The balance of power in global food production is shifting away from national governments to multi-national firms and from western economies to emerging nations, warns a new report from SAC’s Rural Policy Centre. In the first of a two-part series, we focus on the growing power of trans-national corporations (TNCs).
“Consolidation of TNCs has seen some shifting of the focus of power from governments and supra-national bodies towards corporate business,” according to the report Power in Agriculture.
In parallel, state intervention in agriculture and the supply chain, particularly in the EU, is diminishing.
Speaking at the Oxford Farming Conference, whose organisers commissioned the report, one of its authors Dr Alan Renwick, said: “TNCs are becoming increasingly dominant in all aspects of the supply chain.”
For example, four firms control more than 75% to 90% of the international grain trade.
Also, just 10 firms are responsible for 40% of the global retail market.
Top TNC, ranked by annual turnover, was identified as the Swiss-based firm Nestlé with a turnover of more than $112bn.
Archer-Daniels-Midland (ADM) and Unilever were ranked second and third with annual sales of $62bn and $59bn respectively.
Total revenue from the global food products industry, consisting of agricultural products and packaged foods, was estimated at $3.2 trillion in 2008.
Responding to the report, Caroline Spelman, secretary of state for the Department for Environment, Food and Rural Affairs, acknowledged that the UK is home to “some of the world’s most successful and influential agri-food corporations.
“I’m thinking of Unilever, Tesco and Associated British Foods. The UK government understands the power of these organisations and how vital they are in building a sustainable food system and a green and growing global economy.”
Spelman added that the government understands its role in ensuring that corporations use their power positively. “We’re taking steps, including the introduction of a groceries code adjudicator, to safeguard it.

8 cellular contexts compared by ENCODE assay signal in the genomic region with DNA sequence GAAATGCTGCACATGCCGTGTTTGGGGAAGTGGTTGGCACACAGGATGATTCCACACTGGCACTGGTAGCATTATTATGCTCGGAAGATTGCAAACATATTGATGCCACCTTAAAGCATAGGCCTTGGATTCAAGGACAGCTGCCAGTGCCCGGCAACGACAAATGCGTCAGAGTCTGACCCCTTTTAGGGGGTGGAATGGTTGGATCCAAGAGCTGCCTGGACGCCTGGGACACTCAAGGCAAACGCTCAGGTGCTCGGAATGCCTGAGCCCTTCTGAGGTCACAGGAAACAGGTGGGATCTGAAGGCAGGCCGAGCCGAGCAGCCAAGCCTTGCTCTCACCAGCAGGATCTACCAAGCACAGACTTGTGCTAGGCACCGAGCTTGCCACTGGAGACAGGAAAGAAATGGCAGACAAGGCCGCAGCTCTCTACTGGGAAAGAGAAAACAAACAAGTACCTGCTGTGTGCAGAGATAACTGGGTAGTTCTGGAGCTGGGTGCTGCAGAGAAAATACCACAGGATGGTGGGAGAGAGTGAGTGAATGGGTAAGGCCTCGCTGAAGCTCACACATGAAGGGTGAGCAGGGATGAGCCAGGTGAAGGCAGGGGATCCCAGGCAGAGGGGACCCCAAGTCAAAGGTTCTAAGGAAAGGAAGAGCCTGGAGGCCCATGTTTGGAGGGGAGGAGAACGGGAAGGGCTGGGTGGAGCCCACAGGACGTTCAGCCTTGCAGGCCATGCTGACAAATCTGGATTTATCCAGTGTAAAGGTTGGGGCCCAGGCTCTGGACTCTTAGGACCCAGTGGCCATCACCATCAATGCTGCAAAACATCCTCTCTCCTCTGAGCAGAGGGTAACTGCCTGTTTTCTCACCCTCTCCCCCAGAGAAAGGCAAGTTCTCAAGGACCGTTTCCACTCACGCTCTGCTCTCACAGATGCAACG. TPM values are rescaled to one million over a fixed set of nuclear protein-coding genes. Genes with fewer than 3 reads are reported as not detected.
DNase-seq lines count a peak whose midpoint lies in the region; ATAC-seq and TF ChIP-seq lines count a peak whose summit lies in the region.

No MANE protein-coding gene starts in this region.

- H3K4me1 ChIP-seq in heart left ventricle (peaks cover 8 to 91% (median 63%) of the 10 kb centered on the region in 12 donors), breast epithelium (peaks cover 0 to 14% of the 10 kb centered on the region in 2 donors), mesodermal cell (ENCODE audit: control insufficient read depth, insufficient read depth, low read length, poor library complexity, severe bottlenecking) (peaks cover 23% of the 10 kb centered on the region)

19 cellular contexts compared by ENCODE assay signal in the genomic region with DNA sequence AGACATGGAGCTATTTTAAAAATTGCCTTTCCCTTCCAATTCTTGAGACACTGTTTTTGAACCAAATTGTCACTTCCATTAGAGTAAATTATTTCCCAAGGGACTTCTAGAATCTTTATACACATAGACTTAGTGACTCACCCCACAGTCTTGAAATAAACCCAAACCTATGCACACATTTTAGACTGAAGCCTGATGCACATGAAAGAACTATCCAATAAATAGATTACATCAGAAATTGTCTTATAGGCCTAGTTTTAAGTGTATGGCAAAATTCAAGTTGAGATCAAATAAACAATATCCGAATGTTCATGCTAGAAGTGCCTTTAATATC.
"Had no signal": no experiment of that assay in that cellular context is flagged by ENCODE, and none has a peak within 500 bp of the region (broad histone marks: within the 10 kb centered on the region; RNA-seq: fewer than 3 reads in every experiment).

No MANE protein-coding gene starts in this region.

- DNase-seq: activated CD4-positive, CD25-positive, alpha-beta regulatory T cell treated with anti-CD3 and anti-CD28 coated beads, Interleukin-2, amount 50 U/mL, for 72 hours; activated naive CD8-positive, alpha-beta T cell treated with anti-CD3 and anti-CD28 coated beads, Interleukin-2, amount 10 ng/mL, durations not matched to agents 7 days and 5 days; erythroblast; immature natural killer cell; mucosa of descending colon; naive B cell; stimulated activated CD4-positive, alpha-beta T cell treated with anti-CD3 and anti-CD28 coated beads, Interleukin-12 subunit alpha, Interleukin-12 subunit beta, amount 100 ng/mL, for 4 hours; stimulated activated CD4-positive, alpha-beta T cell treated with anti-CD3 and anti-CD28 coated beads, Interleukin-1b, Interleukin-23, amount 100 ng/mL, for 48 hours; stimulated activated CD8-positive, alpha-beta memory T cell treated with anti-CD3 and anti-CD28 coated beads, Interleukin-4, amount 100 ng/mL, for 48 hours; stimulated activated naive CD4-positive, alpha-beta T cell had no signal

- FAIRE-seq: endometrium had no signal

“We also know that these corporations provide the bridgehead to emerging economies for our [food] and farming industry.”
But not all speakers shared her view of the benign impact of TNCs. Andrew Blenkiron, estate director of large-scale food producer Euston Estates, warned of the near unfettered power that TNCs now wield.
“The influence of TNCs is hyper political with many having a turnover many times the GDP [gross domestic product] of numerous small nations … They probably make even more from the greed that is ‘the market trader".
“No longer is the true supply and demand equation relevant; trade is rampant on rumour and conjecture. There is no doubt that volatility in the food supply chain has served to further increase TNC’s influence and power.”
Tony Hehir, Australian organic dairy farmer, warned that his country’s grains, pork and tomato industries are already dominated by TNCs.
"TNCs are now firmly entrenched in the grains industry. Grain farmers are now disadvantaged by delivery contracts with penalties for non compliance by the producer, yet absolute discretion without consequence for the TNC buyer.
Power has shifted very rapidly from the producer since the advent of TNC domination of this industry.”
In part two of this series, to be published later this week, we chart the shifting balance of global food production power from western countries to emerging nations.
Listen to Cedric Porter, chair of the Oxford Farming Conference, explain key messages for food manufacturers from the conference by clicking here.